Psoriasis

 

Psoriasis is an systemic inflammatory disease that is caused by abnormalities in the immune system. In our practice, psoriasis commonly affects the bottom of the patient’s feet and manifests as a reddened-type rash with silvery scales or flakes of skin. The skin lesions are usually symmetrical. Psoriasis is commonly painful, itchy, inflamed, and can crack or fissure.

Psoriasis can also cause metabolic syndrome which causes patients to be more susceptible to diabetes, high blood pressure, high cholesterol and obesity. Psoriasis patients are more prone to having heart attacks and depression as well.

Psoriasis is commonly misdiagnosed as chronic athlete’s foot. Patient are commonly prescribed antifungal creams medications that do not end up working.

Psoriasis affects the toenails. The toenails will sometimes have little pits or divots. Sometimes the nails with be rough like sandpaper instead of smooth. The nails can have a tendency to come off. The nails can also have a dirty, brown appearance as if the nail was dipped in crude oil. The nails are often misdiagnosed as having fungus.

The patient will often have psoriasis in other places such as the knees, elbows, scalp and along creases in the skin folds such on the bottom or under the breasts. Oftentimes, the hands will manifest identically to the feet.

To diagnose psoriasis, a punch biopsy of the skin is most definitive. Once diagnosed, treatment can be started.

Treatments

Topicals

1. Topical corticosteroids – some topical steroids are very strong and some are not. Some stronger topical steroids are betamethasone, halobetasol, and clobetasol. These meds are typically only used for 1-2 weeks at the most. If they are used for a prolonged time period, it may cause the skin to become thin, develop stretch marks, and cause the skin healing to slow down. The lower dose topical steroids can be used for longer time frames.

2. Vitamin D Analogs – these medicines decrease inflammation and lessen the prominence of the skin lesions. Medications such as Dovonex and calcitriol are used twice daily. Taclonex is a combination of steroid with a vitamin D analog.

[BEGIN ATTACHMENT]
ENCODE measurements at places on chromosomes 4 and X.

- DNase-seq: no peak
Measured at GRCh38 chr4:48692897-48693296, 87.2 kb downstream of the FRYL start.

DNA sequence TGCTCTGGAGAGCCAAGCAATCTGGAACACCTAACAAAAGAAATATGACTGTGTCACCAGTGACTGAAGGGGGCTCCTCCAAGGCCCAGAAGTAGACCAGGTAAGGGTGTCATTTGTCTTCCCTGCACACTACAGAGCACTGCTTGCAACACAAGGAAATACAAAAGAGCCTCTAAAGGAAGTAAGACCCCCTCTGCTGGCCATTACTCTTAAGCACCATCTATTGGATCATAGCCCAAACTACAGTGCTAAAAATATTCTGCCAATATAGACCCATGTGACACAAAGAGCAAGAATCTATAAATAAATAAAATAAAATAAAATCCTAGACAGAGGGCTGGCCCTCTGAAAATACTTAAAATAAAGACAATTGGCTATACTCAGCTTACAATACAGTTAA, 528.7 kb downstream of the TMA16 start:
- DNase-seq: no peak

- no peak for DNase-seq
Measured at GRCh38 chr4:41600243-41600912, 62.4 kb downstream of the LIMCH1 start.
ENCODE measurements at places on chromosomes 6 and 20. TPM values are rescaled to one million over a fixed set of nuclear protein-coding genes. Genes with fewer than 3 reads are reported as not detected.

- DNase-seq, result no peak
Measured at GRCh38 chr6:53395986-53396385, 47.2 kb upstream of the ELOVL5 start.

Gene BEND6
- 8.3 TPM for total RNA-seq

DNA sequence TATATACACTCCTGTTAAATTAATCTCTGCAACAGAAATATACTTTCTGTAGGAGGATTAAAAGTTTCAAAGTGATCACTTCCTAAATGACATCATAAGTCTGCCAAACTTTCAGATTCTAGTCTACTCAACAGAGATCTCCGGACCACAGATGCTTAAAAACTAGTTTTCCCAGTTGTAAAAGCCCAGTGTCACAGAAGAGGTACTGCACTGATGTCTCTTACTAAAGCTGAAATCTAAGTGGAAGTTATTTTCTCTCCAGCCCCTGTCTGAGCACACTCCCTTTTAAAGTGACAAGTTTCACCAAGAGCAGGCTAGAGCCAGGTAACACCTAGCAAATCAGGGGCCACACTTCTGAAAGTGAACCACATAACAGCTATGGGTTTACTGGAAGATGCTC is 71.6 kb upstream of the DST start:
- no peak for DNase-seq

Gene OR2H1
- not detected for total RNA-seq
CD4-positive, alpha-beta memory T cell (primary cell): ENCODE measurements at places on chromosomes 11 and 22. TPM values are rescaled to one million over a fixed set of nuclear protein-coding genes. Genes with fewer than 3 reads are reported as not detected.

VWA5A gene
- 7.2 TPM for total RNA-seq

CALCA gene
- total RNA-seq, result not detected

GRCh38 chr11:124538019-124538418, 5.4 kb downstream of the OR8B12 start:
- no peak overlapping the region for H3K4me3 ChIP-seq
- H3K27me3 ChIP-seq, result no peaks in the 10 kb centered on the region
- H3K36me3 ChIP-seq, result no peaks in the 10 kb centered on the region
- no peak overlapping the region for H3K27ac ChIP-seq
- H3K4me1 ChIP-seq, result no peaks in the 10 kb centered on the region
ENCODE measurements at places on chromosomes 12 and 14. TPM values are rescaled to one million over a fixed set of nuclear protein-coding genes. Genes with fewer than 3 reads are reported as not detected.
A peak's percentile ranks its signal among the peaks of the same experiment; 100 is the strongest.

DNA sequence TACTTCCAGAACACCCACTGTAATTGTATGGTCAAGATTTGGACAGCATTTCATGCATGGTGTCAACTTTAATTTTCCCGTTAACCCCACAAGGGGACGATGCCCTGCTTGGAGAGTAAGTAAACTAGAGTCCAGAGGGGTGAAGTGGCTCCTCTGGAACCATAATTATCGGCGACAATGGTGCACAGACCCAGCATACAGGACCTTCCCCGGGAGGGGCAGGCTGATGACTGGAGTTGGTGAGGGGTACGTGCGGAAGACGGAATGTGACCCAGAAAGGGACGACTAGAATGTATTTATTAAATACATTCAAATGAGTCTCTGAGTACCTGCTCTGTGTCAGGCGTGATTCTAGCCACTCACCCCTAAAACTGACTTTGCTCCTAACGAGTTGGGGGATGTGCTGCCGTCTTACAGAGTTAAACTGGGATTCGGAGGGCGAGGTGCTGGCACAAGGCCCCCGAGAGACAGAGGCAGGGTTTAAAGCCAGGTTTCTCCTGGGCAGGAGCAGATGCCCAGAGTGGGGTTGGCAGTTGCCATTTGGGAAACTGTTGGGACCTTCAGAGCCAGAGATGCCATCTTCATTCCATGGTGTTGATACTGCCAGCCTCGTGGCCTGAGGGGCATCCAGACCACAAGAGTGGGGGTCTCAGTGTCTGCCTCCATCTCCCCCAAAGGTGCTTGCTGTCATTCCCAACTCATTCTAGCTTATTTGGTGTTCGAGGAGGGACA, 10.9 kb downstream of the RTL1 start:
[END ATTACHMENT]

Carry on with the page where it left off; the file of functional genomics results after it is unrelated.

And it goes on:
3. Topical calcineurin inhibitors – an ointment called Tacrolimus is usually combined with salicylic acid. This ointment locally affects the immune system to slow down the progression of the psoriatic lesions.

4. Keratolytics – skin creams with lactic acid, salicylic acid and urea are often used to decrease the amount of scaling and soften the hard skin.

5. Moisturizers – there is a large quantity of OTC and prescription moisturizers that can be used immediately after bathing to prevent recurrence of skin lesions and keep them at bay.

6. Topical retinoids – a medication called Tazarotene can be used once daily ┬áto decrease inflammation and decrease the amount of skin cell development at the site of the psoriatic lesions.

7. Coal tar – can decrease inflammation and itching. The downside to this product is that it has an odor, can stain the clothes and can cause sensitivity to sunshine.

8. Anthralin – research does not yet know how this product works

If you have psoriasis and desire treatment, please come see Dr. Silvers at Advanced Foot & Ankle Center in both McKinney, TX and Prosper, TX.

Call 972-542-2155 for an appointment today.

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McKinney Office
5531 Virginia Parkway
Suite 100
McKinney, TX 75071

Prosper Office
221 North Preston Road
Suite C
Prosper, TX 75078

(972) 542-2155

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